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This blog isn’t intended to make me sound like a dinosaur; a troglodyte if you will but the crux of this piece is to examine the extent to which mobile phones have penetrated every aspect of our lives.

To be immediately contactable and to have instant access to information are now seen by many as a basic human right.  This is not altogether a bad situation as there are times when we do need certain pieces of information or when we must urgently contact someone – the technology allows us to do this very thing.  However, the downside seems to be the addiction to it.  A compulsion to constantly be checking, using or holding your phone is common, and for younger generations is seen as simply “normal” behaviour.

The habitual checking to see whether one has missed a phone call or received a message interrupts the natural flow of a conversation, diverts attention away from what is often important.  How many times have you been chatting to someone who does nothing but look at their phone?  Annoying, isn’t it?

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The mobile phone takes precedence over whatever we are doing at the time.  You may be in the middle of a conversation (general or important) but as soon as the ring tone begins to chime you are forgotten and taken away with immediate effect.  Fewer and fewer people are turning their phones onto silent whilst out with friends, and more and more people are allowing the mobiles calling to dictate what must occur in their lives.

I think an element of this is understandable and has been around as long as phones (not just mobiles) have been.  The issue now is that it feels as though everyone owns a mobile and people own them from young ages.  Why on Earth would an eight year old need a mobile?  The answer is: they don’t need them but it is now so imbedded into our psyche that there is no turning back.  Also, the wonder of pester power: “…but Mum…Alice has got one…”, a sentence uttered thousands of times a day minutes before the adult is coaxed into buying one, signing up for contracts and allowing their child access to the internet, to calls and leaving them open to muggings.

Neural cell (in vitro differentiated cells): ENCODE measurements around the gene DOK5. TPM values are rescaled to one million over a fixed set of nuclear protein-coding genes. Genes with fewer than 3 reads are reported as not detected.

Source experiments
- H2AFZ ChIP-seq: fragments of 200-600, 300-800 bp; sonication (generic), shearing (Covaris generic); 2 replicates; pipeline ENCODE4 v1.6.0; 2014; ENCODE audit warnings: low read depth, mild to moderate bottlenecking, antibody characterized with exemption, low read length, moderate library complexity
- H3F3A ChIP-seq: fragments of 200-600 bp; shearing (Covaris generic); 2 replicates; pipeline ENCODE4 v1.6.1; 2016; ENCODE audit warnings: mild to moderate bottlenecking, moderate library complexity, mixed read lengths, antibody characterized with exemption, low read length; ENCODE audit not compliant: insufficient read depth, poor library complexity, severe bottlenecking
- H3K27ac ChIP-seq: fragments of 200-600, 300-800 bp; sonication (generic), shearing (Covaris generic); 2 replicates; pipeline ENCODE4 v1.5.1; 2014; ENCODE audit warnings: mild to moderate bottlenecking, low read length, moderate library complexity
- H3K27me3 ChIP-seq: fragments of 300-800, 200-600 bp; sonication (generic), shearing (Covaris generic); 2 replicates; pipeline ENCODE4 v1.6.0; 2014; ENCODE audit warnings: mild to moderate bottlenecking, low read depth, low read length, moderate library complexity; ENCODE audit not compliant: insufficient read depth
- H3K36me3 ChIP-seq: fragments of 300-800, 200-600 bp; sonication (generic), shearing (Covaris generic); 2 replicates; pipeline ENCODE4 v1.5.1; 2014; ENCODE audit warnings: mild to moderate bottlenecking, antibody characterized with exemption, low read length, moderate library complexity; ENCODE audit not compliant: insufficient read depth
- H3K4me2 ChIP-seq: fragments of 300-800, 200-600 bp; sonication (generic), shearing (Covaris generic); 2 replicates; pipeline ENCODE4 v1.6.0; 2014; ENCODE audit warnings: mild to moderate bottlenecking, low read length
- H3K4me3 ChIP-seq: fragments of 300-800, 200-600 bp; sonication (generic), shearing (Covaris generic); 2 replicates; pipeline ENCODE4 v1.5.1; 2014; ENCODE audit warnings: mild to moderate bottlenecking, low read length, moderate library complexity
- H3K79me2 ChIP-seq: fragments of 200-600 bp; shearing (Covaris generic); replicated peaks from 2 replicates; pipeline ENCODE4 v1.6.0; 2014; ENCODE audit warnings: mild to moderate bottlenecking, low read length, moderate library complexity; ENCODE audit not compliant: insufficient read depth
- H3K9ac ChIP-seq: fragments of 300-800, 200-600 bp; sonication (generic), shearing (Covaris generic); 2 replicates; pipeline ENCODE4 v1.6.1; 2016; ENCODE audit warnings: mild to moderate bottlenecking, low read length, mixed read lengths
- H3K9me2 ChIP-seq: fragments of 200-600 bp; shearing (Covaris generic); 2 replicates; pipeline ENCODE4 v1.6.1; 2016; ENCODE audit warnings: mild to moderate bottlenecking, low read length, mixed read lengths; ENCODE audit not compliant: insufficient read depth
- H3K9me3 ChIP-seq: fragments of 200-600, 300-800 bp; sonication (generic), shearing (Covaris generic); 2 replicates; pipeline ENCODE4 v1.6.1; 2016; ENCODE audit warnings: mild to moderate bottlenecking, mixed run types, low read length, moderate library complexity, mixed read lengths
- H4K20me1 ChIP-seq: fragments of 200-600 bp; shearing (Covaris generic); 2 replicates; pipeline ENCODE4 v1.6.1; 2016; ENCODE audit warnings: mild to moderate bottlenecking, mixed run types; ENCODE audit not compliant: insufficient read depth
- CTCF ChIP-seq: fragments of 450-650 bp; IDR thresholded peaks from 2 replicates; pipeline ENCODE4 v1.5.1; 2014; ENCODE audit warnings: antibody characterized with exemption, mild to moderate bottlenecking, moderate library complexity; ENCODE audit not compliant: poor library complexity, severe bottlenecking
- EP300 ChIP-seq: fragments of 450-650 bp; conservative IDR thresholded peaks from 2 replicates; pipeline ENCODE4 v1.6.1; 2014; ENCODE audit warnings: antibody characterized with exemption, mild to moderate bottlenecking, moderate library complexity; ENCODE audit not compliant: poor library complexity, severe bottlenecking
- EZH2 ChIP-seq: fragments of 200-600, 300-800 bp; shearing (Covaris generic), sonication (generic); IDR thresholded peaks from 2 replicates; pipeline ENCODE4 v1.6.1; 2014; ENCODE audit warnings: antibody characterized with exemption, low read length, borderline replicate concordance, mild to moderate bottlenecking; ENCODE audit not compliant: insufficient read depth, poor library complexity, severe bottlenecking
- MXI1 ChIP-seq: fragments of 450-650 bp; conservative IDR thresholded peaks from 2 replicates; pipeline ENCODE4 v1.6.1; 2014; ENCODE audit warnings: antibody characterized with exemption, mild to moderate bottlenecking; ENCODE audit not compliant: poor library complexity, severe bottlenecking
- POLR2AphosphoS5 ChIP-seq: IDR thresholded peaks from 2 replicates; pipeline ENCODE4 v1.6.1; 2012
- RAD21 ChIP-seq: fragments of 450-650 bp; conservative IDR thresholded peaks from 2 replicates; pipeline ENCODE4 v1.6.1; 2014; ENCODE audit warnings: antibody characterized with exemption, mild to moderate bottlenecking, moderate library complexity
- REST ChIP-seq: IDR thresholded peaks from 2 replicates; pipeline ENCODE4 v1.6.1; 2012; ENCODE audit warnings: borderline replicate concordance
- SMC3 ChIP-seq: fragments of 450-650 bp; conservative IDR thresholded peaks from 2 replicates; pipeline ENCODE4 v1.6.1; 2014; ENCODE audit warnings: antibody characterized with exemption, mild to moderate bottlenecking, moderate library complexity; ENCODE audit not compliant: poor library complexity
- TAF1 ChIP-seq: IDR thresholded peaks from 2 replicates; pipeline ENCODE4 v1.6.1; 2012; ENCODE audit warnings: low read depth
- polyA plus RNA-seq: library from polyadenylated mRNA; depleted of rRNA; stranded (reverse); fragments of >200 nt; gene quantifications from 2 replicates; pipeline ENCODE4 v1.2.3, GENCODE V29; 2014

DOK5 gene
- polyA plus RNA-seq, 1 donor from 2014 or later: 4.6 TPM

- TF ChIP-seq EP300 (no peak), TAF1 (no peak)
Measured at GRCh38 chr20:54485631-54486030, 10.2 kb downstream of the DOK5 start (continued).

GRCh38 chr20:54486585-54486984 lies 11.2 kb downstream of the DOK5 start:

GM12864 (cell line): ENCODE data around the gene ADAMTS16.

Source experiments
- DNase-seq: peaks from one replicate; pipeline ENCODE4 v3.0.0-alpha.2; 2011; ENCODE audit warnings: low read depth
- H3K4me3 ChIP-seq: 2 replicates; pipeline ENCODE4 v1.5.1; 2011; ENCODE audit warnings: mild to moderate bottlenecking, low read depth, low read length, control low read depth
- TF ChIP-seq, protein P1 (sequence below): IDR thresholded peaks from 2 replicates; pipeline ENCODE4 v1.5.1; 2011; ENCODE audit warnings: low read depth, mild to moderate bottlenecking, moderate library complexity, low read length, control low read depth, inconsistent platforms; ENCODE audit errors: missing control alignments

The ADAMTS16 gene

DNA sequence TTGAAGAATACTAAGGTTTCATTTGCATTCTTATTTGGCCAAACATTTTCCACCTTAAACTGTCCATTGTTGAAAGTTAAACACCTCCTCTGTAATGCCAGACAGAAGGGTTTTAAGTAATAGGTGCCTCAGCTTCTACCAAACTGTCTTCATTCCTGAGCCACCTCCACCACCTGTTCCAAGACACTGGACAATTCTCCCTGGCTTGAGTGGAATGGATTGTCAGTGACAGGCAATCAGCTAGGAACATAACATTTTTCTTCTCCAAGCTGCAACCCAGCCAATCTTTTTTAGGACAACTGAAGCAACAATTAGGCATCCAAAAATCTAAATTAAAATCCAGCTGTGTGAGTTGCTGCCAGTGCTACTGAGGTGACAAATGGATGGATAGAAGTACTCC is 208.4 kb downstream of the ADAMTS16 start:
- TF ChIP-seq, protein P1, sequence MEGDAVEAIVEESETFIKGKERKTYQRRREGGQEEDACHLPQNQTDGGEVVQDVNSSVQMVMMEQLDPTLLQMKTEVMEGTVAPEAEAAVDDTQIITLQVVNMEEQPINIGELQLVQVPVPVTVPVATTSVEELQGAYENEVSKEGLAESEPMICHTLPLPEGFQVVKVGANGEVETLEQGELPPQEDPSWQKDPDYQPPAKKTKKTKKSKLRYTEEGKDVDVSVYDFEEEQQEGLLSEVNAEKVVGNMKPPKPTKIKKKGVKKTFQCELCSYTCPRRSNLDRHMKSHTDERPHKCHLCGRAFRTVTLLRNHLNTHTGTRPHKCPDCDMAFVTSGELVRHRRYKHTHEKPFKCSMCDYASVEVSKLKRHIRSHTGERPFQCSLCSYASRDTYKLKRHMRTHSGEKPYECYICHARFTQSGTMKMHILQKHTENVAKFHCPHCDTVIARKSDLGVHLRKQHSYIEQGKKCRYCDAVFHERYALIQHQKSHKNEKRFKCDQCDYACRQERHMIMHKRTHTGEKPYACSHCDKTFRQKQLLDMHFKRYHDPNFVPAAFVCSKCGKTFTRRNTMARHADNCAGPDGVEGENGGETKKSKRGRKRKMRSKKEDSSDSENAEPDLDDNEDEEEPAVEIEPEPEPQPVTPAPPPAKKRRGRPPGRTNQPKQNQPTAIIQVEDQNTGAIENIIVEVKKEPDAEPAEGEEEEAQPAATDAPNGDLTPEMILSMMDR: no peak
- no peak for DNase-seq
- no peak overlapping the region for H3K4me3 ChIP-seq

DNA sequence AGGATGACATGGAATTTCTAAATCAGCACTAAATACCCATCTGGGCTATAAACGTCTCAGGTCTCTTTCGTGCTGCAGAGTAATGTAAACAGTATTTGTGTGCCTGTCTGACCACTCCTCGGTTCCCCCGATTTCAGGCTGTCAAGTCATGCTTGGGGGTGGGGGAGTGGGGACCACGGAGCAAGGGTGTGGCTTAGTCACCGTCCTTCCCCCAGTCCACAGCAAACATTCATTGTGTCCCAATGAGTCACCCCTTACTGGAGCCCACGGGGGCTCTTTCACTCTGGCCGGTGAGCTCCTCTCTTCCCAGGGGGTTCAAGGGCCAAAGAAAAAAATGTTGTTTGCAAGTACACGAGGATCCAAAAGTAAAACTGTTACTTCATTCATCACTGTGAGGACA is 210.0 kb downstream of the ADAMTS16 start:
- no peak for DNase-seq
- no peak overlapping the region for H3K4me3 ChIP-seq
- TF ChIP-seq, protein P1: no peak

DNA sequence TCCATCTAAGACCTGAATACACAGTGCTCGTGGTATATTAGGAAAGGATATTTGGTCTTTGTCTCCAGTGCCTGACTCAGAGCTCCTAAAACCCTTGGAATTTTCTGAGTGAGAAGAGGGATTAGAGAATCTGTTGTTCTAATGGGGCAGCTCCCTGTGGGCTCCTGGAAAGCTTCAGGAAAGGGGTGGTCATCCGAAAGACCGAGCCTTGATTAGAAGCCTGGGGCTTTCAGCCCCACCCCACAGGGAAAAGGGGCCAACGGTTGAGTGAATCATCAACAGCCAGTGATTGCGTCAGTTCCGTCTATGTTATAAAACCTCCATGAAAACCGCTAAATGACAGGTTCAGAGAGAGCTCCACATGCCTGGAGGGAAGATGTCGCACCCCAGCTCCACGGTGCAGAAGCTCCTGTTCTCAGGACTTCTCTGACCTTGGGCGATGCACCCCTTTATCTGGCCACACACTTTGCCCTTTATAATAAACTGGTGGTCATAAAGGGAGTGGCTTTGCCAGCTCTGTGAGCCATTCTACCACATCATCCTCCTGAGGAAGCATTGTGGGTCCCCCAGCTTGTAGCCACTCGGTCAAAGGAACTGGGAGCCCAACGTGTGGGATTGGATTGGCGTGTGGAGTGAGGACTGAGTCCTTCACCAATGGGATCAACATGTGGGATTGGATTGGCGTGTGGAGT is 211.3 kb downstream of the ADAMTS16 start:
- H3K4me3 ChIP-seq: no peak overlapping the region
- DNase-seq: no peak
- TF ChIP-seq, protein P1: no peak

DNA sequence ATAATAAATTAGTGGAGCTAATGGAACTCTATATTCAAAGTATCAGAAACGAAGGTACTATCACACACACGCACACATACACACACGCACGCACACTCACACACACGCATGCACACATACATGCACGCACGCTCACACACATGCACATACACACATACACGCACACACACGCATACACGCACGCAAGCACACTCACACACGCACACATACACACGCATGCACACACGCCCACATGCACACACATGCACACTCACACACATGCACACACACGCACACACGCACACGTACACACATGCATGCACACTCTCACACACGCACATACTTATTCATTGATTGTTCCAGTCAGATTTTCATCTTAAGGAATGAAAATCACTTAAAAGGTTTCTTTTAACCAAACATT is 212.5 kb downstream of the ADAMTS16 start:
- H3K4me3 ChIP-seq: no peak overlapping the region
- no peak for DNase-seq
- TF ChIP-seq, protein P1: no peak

The reason people have become so hooked on their phones is simple – as phone technology has improved more and more can be achieved, stored and done with them.  People now use their phones all day long: as alarm clocks to wake up to, as a clock, to call, to text, to research, as a diary, as a camera, as a calculator, a converter, a calendar, a phonebook, a radio, a juke box, a hand held game, a photo album, a voice recorder, a stopwatch, a timer, as a fashion accessory and much, much more.

We have become dependant and dependency by its nature is a form of addiction.

Two friends of mine recently went to a restaurant on a first date and spent a large portion of the evening using their phones.  They responded to texts from friends, answered calls from people wondering where they each were, posting statuses and comments and pictures of the date on Social Networking sites and of course, the obligatory check every seven minutes in case they didn’t hear the insistent chiming of the phone.  The mobile phone has numbed our ability to communicate in face to face situations.  The mobile, along with the computer, has allowed us to tell more about ourselves to hundreds of acquaintances than would have ever told our closest friend before the rise of social networking.

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As I type this I realise that I am just as guilty…having checked my phone at least eight times whilst typing this.  I hear the “tut-tut” in my own head so you can save yours, but at least I am alone right now.

The positive aspects of being able to stay in touch are incredible and the options of many different communications are superb.  I can contact anyone I know at almost anytime and be fairly positive to reach them.

I still don’t think that I will ever be able to warm to those who speak loudly on a train carriage to tell their loved one that they “will be home in ten minutes”.  The amount of pointless conversation and unneeded babble the mobile phone has created is beyond doubt the worst aspect for me (that and playing a game on your phone whilst trying to converse).

It seems that the take-over has already happened and will no doubt continue to build and progress.  In the future people will we still use the spoken language or will we just text each other and poke each other on Facebook?  I have a feeling that we will speak, but dread that it may be “text-speak” spoken aloud.

 LUV U PPL, THNX 4 2DAY, C U L8R  

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